I first got into Reality through satellite radio when I was in high school. That’s where I first heard Aladdin Sane’s title track and was enamored with Mike Garson’s wild solo. I later heard Fall Dog Bombs the Moon on the same station and immediately got Reality. It sounded great, a Bowie that had never heard or imagined before. He doesn’t sound like the messiah coming down from the stars, he sounds like an un-phased commentator on the situation. He’s as emotionless on this song as he was when he began the album, nonchalantly singing about doom and gloom. I love the muted crunchiness of the guitars, and I’ve always liked the imagery of the chorus.

Bring Me the Disco King is the big song on this album, but I want to make a case for She’ll Drive the Big Car. It’s another one that strongly reminds me of a correction of what he wanted to do on Never Let Me Down, partly because of the harmonica, but also because of the storytelling. It has a cool, groovy quality to it, with Bowie singing about a woman hating her middle aged married life, considering something deadly. I love the vocal effects on Bowie’s voice during the verses and the imagery is wonderful, lines like “love lies like a dead cloud” is spooky but enthralling, and the descending (minor chord?) chords are wonderful. It’s just an absolutely chilling song, and the groove of the song is like being in a car on a gray day, contemplating murder with your family in the car. “Just a little bit faster now” is straight-up menacing. The Young Americans shout-out is subtle but shoots lightning up my body with giddiness, the little “sad, sad soul” and the handclaps. Gosh! It’s not necessarily my favorite (that’s still reserved for Disco King), but it’s certainly the most interesting song on the album, sonically and structurally.

But who am I kidding, Bring Me the Disco King is one of his masterpieces. I would kill to hear how it transformed during the 10 years between when he first wrote it to Reality. Though it doesn’t matter, because this final version is wonderfully ghostly, and it plays out like a dirge. Mike Garson reins in his wilder instincts, but he still sounds amazing playing so controlled with those sauntering, jazzy drums pushing him along. For a while, I thought this was Bowie’s final gift, and what a career closer it was until the next day (haha sorry again). I said that Bowie was obsessed with death on Heathen, and here he alludes to it in a much different way. Here, he’s the devil calling back his son, and I’m heartbroken more than ever now. In a way, this is still part of his last goodbye. “You promised me the ending would be clear,” he sings, recalling “five years is all we’ve got” so long ago. “Close me in the dark, let me disappear,” takes on a whole new meaning in retrospect after having seen his video for Lazarus. “Soon there’ll be nothing left of me, nothing left to release.”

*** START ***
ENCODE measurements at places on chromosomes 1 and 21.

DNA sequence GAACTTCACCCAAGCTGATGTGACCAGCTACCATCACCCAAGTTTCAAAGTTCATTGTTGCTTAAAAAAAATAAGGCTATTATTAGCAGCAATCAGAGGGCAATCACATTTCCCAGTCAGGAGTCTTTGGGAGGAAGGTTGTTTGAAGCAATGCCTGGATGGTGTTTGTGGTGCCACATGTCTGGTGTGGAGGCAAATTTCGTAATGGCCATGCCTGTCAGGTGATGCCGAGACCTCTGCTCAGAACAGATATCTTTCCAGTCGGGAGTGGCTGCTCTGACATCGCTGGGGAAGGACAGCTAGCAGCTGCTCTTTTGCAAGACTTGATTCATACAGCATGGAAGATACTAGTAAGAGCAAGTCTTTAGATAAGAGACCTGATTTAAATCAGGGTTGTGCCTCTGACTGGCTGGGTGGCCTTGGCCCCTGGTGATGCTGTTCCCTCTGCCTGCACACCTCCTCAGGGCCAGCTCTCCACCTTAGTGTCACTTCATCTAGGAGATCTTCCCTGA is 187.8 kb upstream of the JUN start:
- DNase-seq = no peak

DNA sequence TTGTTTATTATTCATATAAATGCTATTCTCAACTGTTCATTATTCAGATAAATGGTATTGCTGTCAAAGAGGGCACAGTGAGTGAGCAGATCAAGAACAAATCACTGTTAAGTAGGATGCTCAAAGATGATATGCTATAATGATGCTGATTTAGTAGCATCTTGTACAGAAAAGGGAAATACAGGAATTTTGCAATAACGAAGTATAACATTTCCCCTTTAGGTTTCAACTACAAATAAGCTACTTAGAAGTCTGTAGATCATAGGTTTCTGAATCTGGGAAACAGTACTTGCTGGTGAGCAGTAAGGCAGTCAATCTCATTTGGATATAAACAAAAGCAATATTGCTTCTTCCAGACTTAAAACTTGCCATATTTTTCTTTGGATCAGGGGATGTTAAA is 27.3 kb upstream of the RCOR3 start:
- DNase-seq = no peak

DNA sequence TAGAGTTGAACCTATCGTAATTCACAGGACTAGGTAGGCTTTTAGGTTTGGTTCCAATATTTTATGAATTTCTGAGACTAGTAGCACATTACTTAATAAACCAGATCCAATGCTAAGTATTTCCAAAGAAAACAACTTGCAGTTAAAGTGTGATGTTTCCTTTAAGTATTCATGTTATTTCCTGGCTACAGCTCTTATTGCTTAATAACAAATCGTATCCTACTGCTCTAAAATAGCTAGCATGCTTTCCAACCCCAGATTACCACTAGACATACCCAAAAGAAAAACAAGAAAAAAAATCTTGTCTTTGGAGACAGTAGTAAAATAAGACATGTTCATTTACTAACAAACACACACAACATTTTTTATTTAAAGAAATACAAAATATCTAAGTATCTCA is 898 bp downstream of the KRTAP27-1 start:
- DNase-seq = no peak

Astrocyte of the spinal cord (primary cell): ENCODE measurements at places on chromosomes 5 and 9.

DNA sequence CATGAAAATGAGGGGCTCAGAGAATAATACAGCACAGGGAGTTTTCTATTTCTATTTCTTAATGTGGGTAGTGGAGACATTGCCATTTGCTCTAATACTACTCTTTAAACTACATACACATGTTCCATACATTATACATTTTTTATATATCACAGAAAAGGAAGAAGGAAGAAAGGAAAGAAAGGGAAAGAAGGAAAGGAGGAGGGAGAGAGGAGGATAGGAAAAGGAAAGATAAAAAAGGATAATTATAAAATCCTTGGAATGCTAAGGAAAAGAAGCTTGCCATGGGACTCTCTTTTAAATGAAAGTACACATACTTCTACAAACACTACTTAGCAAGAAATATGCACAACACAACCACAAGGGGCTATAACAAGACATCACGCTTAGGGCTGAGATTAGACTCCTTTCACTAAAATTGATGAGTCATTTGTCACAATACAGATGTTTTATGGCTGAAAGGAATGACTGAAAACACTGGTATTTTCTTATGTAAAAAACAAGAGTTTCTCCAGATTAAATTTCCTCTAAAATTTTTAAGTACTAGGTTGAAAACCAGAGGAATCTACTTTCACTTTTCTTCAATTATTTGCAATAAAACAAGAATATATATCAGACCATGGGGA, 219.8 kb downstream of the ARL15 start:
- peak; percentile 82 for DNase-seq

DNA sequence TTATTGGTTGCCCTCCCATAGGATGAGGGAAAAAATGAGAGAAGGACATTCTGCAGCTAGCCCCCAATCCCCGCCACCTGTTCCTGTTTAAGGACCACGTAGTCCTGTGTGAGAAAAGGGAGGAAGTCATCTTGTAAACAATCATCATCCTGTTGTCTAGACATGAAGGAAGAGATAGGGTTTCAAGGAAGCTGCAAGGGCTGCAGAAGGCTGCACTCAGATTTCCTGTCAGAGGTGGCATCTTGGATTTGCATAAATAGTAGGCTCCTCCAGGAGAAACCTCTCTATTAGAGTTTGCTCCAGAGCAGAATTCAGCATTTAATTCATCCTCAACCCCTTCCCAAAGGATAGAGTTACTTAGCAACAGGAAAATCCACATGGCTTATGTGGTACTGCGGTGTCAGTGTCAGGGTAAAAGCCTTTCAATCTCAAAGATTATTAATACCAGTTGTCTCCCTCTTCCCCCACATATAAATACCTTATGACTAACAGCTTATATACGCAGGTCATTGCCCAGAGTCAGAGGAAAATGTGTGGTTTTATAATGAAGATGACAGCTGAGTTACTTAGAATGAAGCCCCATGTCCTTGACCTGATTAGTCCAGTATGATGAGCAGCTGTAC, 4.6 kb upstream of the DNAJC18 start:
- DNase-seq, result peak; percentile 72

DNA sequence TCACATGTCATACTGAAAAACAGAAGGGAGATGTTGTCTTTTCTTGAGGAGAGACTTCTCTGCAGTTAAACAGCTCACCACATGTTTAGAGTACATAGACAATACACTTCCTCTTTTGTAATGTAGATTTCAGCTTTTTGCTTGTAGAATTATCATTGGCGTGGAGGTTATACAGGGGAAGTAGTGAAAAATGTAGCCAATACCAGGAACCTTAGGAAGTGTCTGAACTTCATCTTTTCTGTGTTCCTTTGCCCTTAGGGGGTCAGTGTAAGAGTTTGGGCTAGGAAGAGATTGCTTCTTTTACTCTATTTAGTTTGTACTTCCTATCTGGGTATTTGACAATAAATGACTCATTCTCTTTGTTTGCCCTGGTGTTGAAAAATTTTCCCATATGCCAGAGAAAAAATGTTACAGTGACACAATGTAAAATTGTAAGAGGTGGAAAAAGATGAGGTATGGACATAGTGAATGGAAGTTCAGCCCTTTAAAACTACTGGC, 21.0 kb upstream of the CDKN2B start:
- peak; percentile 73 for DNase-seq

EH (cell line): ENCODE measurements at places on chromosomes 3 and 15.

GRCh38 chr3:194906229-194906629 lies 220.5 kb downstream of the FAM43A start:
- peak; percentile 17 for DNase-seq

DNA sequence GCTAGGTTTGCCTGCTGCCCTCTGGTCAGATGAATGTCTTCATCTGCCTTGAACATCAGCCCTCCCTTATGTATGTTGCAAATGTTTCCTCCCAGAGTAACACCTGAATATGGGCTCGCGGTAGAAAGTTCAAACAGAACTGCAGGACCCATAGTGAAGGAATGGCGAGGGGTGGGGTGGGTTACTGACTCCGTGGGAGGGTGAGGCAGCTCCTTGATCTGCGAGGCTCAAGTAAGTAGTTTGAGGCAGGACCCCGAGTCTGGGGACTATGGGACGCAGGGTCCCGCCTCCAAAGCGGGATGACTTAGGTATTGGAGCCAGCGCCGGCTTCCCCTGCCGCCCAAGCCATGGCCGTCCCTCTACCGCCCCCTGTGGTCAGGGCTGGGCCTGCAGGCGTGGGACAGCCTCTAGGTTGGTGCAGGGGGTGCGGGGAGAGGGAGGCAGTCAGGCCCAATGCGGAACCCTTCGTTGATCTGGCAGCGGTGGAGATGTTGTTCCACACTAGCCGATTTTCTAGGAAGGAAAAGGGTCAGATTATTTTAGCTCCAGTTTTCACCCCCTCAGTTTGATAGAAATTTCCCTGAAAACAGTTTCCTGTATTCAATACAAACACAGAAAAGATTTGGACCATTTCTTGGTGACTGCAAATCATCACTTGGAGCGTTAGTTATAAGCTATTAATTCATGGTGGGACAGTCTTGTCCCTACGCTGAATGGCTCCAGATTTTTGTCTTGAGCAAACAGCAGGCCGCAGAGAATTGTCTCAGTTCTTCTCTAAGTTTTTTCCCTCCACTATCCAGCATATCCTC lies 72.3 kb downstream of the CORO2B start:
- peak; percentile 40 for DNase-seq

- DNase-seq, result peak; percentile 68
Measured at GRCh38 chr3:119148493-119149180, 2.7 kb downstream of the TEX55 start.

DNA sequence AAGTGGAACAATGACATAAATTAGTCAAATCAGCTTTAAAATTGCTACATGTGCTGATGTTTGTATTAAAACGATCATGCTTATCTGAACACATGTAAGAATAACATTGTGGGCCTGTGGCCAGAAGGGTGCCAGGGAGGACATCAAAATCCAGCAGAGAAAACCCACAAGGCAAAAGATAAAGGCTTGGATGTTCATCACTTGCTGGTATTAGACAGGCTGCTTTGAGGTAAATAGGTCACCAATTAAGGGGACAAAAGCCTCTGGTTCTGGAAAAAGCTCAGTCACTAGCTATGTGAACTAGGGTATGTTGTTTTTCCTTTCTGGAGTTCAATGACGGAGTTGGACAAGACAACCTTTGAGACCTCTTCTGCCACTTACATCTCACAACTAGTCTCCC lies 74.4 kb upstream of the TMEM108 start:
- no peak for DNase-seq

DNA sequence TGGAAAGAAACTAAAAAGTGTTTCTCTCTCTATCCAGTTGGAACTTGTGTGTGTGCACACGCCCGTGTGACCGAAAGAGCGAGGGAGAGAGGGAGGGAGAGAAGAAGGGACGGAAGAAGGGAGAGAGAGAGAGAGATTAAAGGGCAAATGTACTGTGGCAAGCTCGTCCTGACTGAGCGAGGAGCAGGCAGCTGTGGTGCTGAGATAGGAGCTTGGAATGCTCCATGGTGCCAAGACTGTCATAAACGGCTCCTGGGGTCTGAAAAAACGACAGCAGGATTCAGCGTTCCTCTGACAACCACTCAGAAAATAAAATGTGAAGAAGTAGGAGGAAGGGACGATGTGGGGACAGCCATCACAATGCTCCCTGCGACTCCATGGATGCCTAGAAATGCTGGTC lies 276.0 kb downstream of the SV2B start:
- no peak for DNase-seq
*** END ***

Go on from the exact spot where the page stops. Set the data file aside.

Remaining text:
Then he’s gone, the disco king gone invisible. For ten years at least.


2 thoughts on “Reality

    • Thank you! I think they started off weak but around Low I started writing better, and I’m finishing a lot stronger here at the end.